STATE IMPACT PENNSYLVANIA – Philadelphia area refineries are raising alarms about the costs of a recent move by President Donald Trump to boost corn-based ethanol. Following through on a promise made to Iowa voters, Trump directed the Environmental Protection Agency to allow sales of so-called E-15 fuel throughout the entire year.
E-15 gasoline contains 15 percent ethanol, and is banned from being sold in the summer months. When combined with warmer temperatures, ethanol increases ozone damaging emissions. The blended gasoline sold year-round contains 10 percent ethanol.
Republican Sen. Pat Toomey has unsuccessfully tried to change Trump’s mind. He met with several refinery executives and union leaders Tuesday morning at Monroe Energy in Delaware County.
“I have met repeatedly with the President of the United States,” Toomey told the group. “…But frankly we’re disappointed that we have not been able to get the solutions that we had hoped for.”
Toomey says he would support getting rid of the ethanol mandate altogether, but that would not be politically feasible. Instead, he said expanding E-15 during the summer months should be challenged in court, based in part on the fact that it would violate the Clean Air Act.
Critics also say it could damage vehicles.
The Corn Growers Association of America praised the President’s move.
“Corn farmers across the country have been advocating for year-round sales of higher ethanol blends like E15 to help grow demand, provide consumers with more options at the pump and improve economic conditions across rural America,” said the organization’s president Lynn Chrisp in a statement. “We thank President Trump for following through on his commitment to America’s farmers.”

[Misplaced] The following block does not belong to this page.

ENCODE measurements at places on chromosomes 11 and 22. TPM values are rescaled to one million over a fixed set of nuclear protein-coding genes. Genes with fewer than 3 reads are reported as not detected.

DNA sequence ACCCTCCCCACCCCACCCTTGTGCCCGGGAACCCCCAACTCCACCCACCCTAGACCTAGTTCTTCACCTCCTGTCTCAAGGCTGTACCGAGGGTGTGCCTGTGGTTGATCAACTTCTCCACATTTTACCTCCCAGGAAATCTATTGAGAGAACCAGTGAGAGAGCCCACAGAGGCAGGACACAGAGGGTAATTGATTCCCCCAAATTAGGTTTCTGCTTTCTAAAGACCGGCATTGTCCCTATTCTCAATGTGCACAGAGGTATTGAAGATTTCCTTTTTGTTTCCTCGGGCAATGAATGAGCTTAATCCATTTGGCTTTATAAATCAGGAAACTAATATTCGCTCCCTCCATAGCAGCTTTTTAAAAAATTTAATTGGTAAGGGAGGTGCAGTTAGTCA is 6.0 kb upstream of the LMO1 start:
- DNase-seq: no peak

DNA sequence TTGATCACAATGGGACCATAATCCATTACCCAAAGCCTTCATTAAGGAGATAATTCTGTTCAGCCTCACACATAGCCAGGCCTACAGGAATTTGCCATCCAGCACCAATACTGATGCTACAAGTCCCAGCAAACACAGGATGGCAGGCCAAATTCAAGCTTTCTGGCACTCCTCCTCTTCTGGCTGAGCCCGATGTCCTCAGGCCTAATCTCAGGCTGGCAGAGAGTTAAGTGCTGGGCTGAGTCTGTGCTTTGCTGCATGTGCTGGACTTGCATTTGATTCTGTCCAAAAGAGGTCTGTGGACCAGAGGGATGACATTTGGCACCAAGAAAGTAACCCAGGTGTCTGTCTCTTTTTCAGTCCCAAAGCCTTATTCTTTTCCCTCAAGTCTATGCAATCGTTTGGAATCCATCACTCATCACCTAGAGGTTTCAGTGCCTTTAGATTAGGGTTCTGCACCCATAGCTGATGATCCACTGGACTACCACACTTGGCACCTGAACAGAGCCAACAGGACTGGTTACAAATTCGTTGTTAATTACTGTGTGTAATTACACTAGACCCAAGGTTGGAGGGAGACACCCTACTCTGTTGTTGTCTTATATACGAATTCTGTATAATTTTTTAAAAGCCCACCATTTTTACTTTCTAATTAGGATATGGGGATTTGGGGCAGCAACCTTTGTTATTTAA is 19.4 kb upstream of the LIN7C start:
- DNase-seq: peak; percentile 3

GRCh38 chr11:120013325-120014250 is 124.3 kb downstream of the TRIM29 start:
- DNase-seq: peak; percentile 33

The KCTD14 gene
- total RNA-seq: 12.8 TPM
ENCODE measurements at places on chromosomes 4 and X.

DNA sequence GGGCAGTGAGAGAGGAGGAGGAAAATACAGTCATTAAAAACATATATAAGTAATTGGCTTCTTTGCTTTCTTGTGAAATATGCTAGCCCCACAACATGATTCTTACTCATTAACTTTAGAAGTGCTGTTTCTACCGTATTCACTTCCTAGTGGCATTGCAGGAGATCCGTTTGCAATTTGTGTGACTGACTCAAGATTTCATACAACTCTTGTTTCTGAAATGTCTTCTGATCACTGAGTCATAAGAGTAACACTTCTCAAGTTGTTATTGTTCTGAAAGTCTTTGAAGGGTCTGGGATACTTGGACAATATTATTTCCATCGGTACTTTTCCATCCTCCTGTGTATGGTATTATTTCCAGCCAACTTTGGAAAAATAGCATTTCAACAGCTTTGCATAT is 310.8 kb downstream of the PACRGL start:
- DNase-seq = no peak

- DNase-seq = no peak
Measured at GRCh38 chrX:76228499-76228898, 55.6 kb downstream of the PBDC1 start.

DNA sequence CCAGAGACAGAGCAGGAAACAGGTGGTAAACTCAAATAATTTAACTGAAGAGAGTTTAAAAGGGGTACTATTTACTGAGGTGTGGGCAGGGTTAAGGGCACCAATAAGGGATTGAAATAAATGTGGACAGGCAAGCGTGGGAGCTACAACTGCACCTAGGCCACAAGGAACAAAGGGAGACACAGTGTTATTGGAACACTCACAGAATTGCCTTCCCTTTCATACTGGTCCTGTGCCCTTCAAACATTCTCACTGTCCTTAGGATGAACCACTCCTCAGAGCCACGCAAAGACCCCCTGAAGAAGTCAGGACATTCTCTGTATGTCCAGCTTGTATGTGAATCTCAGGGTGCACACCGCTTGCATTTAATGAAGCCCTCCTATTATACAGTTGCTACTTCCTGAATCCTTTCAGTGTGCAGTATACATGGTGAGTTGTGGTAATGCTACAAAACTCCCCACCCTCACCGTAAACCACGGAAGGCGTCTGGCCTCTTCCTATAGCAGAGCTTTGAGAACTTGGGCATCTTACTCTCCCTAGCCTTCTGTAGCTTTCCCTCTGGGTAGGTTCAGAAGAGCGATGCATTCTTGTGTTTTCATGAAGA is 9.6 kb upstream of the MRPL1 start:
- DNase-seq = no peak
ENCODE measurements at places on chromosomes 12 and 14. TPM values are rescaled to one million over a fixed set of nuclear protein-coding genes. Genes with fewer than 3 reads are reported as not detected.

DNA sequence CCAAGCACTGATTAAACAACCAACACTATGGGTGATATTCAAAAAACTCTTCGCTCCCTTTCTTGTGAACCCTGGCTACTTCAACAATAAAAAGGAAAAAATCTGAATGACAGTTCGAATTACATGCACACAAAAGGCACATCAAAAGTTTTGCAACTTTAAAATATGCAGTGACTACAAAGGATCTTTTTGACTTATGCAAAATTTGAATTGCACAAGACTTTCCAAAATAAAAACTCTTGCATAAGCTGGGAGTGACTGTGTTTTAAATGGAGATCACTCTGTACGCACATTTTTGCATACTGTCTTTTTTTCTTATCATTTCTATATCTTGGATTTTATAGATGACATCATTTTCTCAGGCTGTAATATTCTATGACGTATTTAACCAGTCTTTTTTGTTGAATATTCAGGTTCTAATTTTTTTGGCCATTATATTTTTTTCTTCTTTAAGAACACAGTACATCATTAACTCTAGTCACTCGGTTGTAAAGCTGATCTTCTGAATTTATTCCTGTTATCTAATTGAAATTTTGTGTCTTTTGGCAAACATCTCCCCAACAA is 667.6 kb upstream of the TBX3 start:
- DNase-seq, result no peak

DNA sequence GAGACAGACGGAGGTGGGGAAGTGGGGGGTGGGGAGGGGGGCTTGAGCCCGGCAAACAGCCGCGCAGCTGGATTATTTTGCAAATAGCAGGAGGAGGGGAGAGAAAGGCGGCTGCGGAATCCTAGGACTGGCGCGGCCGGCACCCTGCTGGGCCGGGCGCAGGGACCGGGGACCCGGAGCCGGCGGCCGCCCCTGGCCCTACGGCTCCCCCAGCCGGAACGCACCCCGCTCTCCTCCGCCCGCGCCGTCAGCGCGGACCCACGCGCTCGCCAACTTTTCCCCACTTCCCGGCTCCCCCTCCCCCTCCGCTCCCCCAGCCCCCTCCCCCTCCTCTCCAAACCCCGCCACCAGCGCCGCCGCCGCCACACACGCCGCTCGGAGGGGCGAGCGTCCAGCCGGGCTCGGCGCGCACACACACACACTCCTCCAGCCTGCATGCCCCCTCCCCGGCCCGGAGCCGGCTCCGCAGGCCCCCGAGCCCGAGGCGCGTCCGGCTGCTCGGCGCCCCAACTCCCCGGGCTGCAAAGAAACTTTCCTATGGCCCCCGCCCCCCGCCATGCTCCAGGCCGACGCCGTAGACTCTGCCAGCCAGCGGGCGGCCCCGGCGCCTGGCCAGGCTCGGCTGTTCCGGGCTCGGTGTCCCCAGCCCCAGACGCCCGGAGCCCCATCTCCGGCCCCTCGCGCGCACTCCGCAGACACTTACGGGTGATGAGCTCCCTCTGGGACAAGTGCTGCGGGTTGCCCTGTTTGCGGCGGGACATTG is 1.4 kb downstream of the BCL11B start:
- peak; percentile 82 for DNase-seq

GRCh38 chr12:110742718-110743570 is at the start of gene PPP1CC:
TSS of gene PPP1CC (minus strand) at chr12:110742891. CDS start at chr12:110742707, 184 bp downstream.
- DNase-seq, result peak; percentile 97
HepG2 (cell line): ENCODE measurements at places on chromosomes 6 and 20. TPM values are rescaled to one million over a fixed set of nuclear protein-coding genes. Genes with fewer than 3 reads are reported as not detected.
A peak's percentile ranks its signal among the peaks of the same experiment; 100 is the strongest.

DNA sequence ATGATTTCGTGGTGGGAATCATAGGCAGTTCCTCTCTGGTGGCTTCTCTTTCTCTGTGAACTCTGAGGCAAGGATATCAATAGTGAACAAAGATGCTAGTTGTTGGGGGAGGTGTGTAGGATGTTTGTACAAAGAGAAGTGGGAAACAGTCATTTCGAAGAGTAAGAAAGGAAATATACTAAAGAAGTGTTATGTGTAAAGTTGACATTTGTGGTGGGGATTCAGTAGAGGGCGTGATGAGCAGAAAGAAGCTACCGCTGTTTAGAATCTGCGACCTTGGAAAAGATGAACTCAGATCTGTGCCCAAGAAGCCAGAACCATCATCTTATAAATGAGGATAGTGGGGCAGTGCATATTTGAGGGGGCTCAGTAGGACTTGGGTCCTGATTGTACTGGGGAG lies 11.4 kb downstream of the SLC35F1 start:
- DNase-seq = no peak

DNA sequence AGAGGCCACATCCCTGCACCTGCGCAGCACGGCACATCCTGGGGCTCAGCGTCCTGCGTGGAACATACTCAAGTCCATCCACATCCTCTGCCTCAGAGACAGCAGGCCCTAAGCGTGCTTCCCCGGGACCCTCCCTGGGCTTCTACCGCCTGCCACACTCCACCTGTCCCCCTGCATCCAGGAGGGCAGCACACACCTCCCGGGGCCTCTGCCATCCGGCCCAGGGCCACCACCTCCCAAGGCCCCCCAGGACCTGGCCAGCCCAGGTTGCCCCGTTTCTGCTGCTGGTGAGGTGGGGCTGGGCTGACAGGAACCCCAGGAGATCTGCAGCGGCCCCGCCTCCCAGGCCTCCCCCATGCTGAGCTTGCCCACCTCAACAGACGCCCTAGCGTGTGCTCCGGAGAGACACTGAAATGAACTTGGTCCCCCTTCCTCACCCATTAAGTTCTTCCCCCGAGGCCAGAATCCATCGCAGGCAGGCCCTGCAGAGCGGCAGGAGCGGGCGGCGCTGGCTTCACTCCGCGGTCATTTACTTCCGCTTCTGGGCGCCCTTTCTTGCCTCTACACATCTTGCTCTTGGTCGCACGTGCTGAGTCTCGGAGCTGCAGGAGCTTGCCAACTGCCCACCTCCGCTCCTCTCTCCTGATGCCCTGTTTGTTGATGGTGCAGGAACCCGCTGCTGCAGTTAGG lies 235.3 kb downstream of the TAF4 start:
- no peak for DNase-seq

The Renewable Fuel Standard, which relies on corn-based ethanol, was boosted in 2005 as a way to create more domestic energy and reduce air pollution from vehicles. But some question the benefits to air quality.
Toomey says the system designed to ensure ethanol is blended into gasoline has “completely gone off the rails.”
“Nobody ever intended that this mechanism would end up costing hundreds of millions of dollars.”
Local refineries like Monroe Energy and Philadelphia Energy Solutions can’t blend ethanol into gasoline. So instead, they have relied on others to do the job, and they pay credits, known as “RINs.” But several years ago, Toomey said, speculators helped create an unregulated black market, driving those prices up and putting the refineries at risk.
In 2017, area refiners spent more than $400 million dollars on RINs. A bankruptcy filing by Philadelphia Energy Solutions earlier this year blames, in part, the RFS mandate.
Jeff Warmann, CEO of Monroe Energy, says neither the refiners nor the ethanol producers benefit from the RIN system.
“The people that are getting wealthy are the middle men, the bankers and the blenders and other people who are trading the RINs,” he said.
Warmann says the corn growing states and refinery states need to work out a compromise when it comes to ethanol. He says recent efforts to do so have failed.
Anthony Gallagher, business manager for the Steamfitters local 420, urged Toomey to push back against Iowa Republican Sen. Chuck Grassley, who supports expanding the ethanol mandate.
“[Grassley] is holding us hostage,” Gallagher told Toomey.
Gallagher says his union members earn about $90 million in wages and benefits from the local refineries each year.
“So that’s a tremendous loss for us if we lose these refineries,” he said.
Corn growers say ethanol is better for the environment because there are fewer emissions from the tail pipe. But many environmentalists now say the overall impact of growing corn for fuel does more harm than good.